Brisbane Entertainment Centre, March 14, 2013
Who is the best live act in the world today? The likes of Muse, the Stones and Coldplay usually get offered up as candidates whenever the topic is brought up. All valid choices, sure – but what about Bruce Springsteen & The E-Street Band? Anyone who was at the Brisbane Entertainment Centre on March 14 would surely testify that the Boss is up there with the best of them.
Maybe the show (the first of two in Brisbane as part of the Wrecking Ball World Tour showcasing the album of the same name) seemed even better because of the build-up and anticipation. After all, it had been eight days shy of a decade since Springsteen had last played in Brisbane.
That’s a long time in anyone’s books. Bruce Springsteen might seem ageless, but time stops for no one, not even the Boss. Since that last show in 2003 two E-Street members have passed away – Clarence Clemons (the ‘big man’ and the band’s saxophonist) and Danny Federici. Also missing from the lineup from the Australian leg of the tour are Steven van Zandt (off filming his television show Lillehammer) and Patti Scialfa (Bruce’s wife and occasional touring member these days) are also unavailable.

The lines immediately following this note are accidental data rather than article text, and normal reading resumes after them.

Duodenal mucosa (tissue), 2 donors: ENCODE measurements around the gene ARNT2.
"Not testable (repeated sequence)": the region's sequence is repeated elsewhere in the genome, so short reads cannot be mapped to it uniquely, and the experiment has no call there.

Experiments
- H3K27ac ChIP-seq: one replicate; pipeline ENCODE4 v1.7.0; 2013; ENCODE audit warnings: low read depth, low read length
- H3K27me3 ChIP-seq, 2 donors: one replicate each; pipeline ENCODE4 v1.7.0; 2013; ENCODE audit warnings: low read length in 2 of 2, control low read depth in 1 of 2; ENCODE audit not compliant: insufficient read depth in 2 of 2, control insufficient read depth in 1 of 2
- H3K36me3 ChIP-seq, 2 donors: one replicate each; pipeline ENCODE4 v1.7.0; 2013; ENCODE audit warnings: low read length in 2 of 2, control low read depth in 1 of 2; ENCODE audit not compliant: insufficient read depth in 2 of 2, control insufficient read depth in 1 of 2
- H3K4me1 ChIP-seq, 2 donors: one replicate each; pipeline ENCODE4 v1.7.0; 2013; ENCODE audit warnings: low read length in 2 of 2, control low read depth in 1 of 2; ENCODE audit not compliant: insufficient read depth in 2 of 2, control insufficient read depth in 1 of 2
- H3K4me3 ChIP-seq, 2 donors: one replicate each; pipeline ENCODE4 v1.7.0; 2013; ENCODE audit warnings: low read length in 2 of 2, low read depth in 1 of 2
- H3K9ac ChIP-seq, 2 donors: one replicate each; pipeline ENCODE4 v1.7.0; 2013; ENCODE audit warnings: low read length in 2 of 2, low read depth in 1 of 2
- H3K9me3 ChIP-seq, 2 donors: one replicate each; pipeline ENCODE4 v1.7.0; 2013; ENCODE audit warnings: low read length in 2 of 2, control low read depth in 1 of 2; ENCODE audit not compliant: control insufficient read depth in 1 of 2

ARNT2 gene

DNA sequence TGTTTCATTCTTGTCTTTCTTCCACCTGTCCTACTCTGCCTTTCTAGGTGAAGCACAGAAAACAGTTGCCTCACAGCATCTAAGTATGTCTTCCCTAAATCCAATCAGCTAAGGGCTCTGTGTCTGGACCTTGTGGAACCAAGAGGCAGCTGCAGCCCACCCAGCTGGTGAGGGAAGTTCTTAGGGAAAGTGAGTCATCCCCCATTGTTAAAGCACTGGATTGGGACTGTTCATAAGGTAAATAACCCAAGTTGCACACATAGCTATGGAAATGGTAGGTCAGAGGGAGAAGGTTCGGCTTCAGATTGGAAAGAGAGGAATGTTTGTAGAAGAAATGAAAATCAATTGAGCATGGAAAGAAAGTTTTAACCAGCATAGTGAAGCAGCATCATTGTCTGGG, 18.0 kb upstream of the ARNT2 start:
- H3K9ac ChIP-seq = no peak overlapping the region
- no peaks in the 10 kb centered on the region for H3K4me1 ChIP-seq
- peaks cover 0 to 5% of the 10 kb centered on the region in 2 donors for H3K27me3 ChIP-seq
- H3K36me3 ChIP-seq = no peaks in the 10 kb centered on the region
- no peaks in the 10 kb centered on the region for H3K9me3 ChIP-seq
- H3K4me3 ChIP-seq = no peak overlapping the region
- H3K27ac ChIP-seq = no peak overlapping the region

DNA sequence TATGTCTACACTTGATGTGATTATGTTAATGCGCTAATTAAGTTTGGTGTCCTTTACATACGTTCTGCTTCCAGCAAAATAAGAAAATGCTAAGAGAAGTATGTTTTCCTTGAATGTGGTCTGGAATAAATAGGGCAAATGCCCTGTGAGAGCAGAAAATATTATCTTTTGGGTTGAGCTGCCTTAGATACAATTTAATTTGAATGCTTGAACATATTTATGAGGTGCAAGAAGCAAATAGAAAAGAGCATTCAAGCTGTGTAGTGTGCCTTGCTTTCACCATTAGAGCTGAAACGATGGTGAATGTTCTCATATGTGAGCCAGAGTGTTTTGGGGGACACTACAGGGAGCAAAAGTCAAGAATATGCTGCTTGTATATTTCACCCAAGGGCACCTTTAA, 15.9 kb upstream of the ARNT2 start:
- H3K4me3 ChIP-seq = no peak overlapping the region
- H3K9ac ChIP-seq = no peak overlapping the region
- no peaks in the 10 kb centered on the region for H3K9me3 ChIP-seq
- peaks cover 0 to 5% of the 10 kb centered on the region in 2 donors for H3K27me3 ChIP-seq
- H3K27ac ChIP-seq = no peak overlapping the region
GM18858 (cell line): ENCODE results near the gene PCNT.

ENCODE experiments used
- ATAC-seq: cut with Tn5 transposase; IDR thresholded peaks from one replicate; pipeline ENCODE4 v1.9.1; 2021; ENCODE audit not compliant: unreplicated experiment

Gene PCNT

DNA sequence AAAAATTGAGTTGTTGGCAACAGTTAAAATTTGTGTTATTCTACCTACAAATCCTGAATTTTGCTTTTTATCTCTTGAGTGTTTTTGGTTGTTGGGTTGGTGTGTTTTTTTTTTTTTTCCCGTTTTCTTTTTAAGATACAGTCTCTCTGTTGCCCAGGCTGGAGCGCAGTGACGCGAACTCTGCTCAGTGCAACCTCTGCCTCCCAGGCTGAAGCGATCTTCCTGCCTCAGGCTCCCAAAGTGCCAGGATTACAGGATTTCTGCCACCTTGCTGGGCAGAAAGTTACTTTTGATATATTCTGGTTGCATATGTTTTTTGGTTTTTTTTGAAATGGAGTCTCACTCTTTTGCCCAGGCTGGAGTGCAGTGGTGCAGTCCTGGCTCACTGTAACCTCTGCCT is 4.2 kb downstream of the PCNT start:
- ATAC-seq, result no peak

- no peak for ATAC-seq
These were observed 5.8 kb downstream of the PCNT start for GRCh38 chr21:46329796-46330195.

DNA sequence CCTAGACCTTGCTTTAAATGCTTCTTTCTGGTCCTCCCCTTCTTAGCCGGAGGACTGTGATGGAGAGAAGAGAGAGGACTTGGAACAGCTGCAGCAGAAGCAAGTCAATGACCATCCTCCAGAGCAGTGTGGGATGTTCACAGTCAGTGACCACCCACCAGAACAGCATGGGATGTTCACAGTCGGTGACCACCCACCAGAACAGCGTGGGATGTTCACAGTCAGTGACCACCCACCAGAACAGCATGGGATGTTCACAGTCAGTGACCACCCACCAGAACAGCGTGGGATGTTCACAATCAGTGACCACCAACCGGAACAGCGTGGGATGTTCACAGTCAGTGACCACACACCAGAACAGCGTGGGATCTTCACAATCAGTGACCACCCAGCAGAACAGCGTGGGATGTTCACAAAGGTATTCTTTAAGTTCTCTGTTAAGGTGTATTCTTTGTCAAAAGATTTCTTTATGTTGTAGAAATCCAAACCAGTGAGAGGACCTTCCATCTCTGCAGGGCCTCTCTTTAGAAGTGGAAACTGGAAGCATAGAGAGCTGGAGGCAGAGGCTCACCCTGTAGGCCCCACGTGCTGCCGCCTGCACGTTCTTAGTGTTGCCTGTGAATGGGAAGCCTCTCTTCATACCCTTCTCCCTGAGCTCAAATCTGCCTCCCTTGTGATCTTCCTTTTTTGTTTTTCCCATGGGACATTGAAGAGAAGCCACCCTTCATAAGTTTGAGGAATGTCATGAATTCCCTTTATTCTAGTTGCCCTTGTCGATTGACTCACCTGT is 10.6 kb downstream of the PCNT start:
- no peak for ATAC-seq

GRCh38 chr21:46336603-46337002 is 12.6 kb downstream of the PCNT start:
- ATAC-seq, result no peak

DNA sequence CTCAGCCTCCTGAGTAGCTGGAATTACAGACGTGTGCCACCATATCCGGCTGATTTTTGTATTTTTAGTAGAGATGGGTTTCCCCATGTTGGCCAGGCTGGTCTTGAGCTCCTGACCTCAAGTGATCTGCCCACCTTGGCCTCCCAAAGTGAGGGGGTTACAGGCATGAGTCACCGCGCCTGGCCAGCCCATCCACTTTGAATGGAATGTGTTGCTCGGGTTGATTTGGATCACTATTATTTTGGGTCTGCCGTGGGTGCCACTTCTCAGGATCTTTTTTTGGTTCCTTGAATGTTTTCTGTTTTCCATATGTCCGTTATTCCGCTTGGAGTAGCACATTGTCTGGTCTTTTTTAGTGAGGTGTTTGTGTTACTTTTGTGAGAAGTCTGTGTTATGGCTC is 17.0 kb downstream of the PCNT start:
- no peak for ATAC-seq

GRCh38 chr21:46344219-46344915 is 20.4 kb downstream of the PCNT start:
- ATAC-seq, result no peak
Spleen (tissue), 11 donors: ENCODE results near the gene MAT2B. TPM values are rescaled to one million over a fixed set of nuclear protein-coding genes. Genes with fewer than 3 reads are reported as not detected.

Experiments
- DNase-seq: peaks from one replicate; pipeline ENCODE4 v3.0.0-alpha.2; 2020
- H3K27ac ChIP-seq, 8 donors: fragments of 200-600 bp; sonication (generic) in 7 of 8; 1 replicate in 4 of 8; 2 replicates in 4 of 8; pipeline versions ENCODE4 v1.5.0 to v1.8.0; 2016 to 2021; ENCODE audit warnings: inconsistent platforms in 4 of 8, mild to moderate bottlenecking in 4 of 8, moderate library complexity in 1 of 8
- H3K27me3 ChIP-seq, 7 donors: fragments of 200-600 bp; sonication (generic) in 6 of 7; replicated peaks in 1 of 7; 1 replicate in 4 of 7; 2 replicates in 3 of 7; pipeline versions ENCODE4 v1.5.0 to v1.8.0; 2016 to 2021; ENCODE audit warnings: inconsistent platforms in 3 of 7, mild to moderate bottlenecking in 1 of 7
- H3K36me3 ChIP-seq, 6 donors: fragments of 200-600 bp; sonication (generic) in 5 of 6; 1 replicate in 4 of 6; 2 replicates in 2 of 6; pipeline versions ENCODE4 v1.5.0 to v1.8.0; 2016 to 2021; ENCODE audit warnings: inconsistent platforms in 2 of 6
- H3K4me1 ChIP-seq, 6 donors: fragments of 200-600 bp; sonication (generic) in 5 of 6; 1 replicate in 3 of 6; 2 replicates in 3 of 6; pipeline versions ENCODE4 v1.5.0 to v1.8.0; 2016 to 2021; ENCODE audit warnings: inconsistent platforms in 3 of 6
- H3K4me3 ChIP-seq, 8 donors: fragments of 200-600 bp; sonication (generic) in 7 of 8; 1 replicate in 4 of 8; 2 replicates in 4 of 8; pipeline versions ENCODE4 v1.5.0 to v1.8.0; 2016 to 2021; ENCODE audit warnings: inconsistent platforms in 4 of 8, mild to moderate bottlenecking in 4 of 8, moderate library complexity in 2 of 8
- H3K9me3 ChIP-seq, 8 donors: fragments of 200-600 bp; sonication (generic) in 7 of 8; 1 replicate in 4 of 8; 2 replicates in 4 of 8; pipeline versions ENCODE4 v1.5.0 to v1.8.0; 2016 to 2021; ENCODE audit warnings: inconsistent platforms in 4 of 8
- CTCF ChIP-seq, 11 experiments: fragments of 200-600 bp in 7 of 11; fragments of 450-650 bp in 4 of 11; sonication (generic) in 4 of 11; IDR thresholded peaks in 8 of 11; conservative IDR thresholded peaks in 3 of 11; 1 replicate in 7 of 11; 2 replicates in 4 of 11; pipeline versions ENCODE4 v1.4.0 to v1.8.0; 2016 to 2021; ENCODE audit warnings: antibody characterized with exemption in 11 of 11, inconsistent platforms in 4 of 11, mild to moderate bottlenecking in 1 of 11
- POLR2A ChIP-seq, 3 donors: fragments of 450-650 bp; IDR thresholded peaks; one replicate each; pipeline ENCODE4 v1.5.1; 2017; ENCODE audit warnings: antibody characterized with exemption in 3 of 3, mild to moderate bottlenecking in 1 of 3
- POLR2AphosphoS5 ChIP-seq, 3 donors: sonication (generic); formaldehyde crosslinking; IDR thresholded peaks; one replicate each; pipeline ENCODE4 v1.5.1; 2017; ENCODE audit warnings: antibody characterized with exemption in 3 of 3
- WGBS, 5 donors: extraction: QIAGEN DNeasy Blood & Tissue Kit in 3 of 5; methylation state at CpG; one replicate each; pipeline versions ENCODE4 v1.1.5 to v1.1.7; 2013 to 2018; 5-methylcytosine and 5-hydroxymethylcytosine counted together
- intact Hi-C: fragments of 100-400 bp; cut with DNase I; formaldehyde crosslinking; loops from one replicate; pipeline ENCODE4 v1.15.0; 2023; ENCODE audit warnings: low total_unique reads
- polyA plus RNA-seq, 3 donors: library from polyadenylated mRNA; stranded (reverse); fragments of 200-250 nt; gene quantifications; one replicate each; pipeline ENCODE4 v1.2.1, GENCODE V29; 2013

The loss of two key members and the absence of two others would sink many bands, but not the E-Street Band. Reinforcements come in the form of Clarence’s nephew Jake Clemons and Tom Morello of Rage Against the Machine fame standing in for van Zandt on guitar. They join Springsteen and E-Street veterans including Roy Bittan (keyboards), Garry Tallent (bass), Max Weinberg (drums) and Nils Lofgren (guitar) in a 17-strong lineup.
An artist who has been known to play for fours hours doesn’t need a support act, and so the first notes of the evening come from the strains of ‘We Take Care of our Own’, the lead single from Wrecking Ball. It is a song that recalls ‘Born in the USA’ in some ways – a stinging rebuke of contemporary America masquerading as a jingoist-anthem. It has got that classic E-Street ‘wall of sound’ and receives a raucous response – this is not one of those shows where people snooze during the new songs.